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Nothing Ever Dies: Vietnam and the Memory of War - Chapter 3 Summary & Analysis

Viet Thanh Nguyen
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Summary

Chapter Three focuses on Nguyen’s view of the “inhumanities.” He opens the chapter by noting that refugee populations in the United States want recognition and remembrance and thus build monuments to members of their communities. These monuments, like all memorials, often ignore the fact that we can engage in unjustified harm. This trend is common; people rarely want to admit that they or their own can act immorally. However, Nguyen argues that ethical memory requires us not only to remember others, but to acknowledge our own ability to cause harm. He refers to this as “recognition” (71). Recognition requires us to accept that “humanity” and “inhumanity” are always linked, even in otherwise tolerant societies. All humans are capable of terrible acts; their inhumanity cannot be separated from their humanity. This understanding further allows us to prevent future wars. While the ethics of remembering others...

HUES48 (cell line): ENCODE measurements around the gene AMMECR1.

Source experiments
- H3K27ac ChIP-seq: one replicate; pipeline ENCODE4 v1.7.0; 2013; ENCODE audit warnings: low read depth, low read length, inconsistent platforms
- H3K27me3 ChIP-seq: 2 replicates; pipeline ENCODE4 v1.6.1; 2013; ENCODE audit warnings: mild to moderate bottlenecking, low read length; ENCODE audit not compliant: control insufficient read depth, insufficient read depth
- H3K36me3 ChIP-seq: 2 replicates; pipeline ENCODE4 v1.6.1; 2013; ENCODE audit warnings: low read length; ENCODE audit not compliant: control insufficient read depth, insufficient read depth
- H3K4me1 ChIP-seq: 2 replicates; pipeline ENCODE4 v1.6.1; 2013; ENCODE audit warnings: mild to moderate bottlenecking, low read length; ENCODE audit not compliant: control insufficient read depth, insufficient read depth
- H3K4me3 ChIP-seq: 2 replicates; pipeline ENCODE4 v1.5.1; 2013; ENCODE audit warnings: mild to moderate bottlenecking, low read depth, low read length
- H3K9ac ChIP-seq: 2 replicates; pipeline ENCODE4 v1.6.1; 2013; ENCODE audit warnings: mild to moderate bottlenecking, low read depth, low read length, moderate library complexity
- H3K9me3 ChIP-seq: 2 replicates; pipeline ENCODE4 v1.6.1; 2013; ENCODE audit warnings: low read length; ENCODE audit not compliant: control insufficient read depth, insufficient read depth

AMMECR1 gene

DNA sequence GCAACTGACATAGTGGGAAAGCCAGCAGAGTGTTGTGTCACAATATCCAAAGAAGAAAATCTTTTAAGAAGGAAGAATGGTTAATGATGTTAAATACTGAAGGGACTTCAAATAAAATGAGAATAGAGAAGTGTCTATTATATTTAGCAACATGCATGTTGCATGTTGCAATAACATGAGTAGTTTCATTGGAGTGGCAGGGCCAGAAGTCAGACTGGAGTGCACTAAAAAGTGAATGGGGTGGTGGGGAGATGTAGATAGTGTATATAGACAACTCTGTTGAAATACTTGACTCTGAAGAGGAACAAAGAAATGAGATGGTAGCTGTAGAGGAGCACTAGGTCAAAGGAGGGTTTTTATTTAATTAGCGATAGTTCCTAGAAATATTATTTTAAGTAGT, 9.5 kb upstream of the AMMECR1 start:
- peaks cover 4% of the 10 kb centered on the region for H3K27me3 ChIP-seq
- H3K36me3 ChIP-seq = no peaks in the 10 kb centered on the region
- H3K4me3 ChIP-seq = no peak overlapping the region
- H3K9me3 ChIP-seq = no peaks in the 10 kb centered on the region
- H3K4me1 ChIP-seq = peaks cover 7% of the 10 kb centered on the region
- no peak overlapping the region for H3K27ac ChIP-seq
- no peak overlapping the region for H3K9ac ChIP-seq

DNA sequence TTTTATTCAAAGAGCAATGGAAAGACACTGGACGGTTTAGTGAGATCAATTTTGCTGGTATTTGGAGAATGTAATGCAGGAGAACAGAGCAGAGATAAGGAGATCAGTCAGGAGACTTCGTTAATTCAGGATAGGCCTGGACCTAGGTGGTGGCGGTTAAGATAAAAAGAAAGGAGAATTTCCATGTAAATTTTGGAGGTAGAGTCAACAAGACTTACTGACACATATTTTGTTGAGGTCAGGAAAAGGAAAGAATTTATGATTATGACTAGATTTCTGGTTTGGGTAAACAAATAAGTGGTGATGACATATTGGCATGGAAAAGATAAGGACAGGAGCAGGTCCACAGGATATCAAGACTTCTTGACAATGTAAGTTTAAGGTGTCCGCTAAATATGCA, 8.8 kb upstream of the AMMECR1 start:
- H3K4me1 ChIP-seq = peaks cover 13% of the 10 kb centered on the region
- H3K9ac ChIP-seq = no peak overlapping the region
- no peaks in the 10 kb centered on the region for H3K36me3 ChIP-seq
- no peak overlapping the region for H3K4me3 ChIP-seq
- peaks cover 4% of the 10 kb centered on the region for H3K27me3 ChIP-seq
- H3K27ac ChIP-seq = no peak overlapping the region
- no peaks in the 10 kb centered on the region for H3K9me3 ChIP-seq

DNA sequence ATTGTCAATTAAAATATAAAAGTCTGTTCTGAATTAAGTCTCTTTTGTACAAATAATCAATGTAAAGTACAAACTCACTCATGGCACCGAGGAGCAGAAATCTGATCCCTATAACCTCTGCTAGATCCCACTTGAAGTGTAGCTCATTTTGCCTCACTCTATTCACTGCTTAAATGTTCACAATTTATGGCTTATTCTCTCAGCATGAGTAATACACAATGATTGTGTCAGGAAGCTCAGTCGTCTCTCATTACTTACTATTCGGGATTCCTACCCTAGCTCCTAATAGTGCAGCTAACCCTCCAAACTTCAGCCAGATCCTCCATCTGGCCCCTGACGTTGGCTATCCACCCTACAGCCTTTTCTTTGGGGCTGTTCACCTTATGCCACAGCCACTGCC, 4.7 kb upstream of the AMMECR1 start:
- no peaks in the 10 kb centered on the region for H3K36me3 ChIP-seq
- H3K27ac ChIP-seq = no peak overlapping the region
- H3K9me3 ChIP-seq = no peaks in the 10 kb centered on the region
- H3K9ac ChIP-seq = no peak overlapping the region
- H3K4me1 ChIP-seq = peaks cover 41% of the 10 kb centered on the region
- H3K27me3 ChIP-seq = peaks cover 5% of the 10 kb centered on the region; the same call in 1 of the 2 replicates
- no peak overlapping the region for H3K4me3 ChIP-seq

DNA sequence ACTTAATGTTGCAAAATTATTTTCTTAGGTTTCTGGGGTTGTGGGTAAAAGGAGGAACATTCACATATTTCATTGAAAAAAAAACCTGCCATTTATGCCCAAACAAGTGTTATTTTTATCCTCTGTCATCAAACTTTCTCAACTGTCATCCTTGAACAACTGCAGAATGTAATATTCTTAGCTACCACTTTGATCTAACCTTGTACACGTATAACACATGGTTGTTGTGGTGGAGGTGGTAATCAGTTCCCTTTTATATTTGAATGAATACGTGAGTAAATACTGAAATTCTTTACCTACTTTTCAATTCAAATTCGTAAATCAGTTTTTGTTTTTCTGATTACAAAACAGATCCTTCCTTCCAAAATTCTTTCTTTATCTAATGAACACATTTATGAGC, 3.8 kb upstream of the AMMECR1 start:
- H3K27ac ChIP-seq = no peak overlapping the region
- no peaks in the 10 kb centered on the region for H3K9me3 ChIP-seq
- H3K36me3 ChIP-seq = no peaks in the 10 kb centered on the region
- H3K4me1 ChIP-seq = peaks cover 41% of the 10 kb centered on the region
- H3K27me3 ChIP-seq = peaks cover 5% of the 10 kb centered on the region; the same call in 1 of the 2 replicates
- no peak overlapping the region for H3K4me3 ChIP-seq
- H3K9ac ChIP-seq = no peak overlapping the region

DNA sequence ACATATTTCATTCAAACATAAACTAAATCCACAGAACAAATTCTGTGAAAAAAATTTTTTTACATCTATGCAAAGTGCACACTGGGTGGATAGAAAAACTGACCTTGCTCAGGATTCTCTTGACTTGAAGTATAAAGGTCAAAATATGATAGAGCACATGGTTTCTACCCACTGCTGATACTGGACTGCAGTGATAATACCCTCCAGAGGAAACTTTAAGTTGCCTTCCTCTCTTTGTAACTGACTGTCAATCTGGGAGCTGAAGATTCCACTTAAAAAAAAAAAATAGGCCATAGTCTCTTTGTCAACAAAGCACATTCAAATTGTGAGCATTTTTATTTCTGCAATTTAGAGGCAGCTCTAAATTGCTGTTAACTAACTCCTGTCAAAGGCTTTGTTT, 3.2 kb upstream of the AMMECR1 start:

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This section contains 1,256 words
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Buy the Nothing Ever Dies: Vietnam and the Memory of War Study Guide
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